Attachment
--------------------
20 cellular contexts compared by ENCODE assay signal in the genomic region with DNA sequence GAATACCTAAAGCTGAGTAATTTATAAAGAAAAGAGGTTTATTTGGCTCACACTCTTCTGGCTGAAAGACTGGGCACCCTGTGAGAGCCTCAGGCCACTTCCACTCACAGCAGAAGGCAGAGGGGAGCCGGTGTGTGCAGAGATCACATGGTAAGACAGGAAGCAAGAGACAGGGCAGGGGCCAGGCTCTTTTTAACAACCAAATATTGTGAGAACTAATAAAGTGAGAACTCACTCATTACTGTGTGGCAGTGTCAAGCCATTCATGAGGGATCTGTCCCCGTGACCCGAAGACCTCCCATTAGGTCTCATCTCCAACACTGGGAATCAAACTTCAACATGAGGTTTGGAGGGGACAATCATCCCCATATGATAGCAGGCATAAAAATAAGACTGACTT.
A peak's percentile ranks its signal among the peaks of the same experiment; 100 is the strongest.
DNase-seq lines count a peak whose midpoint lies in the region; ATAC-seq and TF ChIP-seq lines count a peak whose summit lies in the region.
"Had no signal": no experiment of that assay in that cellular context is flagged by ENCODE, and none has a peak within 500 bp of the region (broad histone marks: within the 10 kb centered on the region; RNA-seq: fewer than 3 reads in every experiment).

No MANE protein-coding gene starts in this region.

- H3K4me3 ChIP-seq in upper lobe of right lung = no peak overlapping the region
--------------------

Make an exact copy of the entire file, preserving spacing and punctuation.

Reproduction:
20 cellular contexts compared by ENCODE assay signal in the genomic region with DNA sequence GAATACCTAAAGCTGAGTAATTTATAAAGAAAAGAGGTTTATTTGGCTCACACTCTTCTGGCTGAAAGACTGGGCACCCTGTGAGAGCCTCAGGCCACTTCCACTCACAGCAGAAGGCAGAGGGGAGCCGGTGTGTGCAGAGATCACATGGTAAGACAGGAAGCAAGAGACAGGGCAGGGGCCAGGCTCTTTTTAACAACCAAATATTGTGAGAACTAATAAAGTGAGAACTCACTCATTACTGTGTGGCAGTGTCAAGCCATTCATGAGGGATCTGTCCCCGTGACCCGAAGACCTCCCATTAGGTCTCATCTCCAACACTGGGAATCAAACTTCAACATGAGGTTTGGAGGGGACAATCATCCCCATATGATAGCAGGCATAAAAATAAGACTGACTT.
A peak's percentile ranks its signal among the peaks of the same experiment; 100 is the strongest.
DNase-seq lines count a peak whose midpoint lies in the region; ATAC-seq and TF ChIP-seq lines count a peak whose summit lies in the region.
"Had no signal": no experiment of that assay in that cellular context is flagged by ENCODE, and none has a peak within 500 bp of the region (broad histone marks: within the 10 kb centered on the region; RNA-seq: fewer than 3 reads in every experiment).

No MANE protein-coding gene starts in this region.

- H3K4me3 ChIP-seq in upper lobe of right lung = no peak overlapping the region